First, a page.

Many investors seek to benchmark the fees paid to a fund’s existing managers against appropriate comparators. It is crucial to ensure that these exercises are appropriately granular, such that the managers are being compared against relevant peers (e.g. comparable strategy, performance, risk exposures) rather than broad asset class averages. It is also essential that underlying data is based on the pricing that managers may provide to a similar client, not inflated “rack rates.” Click here to read about bfinance fee reviews.
3) Consolidate (with care)
Larger mandates can help investors in obtaining lower fees. Yet tiering does not work in the same way across all asset classes and strategies. Certain sub-sectors provide much greater “scale benefits” than others. The average thresholds where tiering begins and ends also differ by sector. More detail can be found in the 2019 bfinance fee study. Investors must also weigh the potential trade-offs involved in consolidation, such as reduced diversification.
4) Analyse risk factor exposures
The last few years have seen considerable advances in the risk analytics that can be applied to managers’ portfolios in order to determine their exposure to underlying risk premia. These analytical tools can help to improve diversification, enhance risk-adjusted returns and bolster risk management. Yet they can also be useful in fee negotiations. An understanding of “true alpha” (outperformance versus a tailored benchmark reflecting style exposures) can help to ensure that an investor is not over-paying for performance.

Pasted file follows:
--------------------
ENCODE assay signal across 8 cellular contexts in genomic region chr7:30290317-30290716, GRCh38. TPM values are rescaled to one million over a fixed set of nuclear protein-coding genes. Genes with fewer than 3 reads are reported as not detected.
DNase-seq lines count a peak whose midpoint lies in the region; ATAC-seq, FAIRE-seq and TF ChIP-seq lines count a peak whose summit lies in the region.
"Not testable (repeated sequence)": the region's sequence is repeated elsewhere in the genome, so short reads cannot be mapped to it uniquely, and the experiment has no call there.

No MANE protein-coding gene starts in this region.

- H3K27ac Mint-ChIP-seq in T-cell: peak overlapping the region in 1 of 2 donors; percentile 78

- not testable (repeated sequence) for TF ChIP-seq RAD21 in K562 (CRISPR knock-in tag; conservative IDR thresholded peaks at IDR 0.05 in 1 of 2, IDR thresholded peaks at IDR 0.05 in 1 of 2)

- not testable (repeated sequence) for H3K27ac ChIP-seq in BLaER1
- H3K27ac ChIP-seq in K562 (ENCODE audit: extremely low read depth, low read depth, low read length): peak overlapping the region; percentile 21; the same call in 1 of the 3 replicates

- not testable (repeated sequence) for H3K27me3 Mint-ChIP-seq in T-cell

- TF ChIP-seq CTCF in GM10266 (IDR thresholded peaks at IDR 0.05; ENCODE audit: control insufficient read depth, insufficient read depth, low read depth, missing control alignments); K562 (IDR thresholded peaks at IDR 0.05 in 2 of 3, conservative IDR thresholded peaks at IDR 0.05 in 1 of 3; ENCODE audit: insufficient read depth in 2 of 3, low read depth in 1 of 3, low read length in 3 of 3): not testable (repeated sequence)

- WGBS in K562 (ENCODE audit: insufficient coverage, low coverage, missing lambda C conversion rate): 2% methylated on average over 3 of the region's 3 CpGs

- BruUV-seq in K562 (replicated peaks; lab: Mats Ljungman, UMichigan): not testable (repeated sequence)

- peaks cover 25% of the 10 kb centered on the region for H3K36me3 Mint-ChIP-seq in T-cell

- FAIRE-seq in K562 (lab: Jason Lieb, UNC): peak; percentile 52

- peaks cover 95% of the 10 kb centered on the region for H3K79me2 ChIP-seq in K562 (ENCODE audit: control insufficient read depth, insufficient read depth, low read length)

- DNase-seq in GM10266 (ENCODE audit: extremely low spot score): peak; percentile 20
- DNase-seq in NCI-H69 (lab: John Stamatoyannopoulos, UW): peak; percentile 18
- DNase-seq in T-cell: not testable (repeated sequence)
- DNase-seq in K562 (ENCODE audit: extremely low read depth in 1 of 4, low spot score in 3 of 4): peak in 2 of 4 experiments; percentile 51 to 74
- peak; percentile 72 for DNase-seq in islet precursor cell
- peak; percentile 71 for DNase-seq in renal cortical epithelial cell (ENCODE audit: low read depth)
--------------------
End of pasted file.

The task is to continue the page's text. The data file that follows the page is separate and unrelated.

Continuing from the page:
5) Consider fee structures
Investors should consider all aspects of fees: management fees, performance fees, hurdles, catch-ups, and – in illiquid strategies – whether fees are being paid on invested or committed capital. All aspects are significant and should be viewed in combination. A number of high-profile firms (consultants and asset managers) have advocated greater use of performance-based fees or performance-related fees (PRF). When designed and governed carefully, they can be helpful. Yet they can also create new alignment problems. Where an investor wishes to use performance fees it is worth considering a selective approach, with particular asset classes where they may be most beneficial.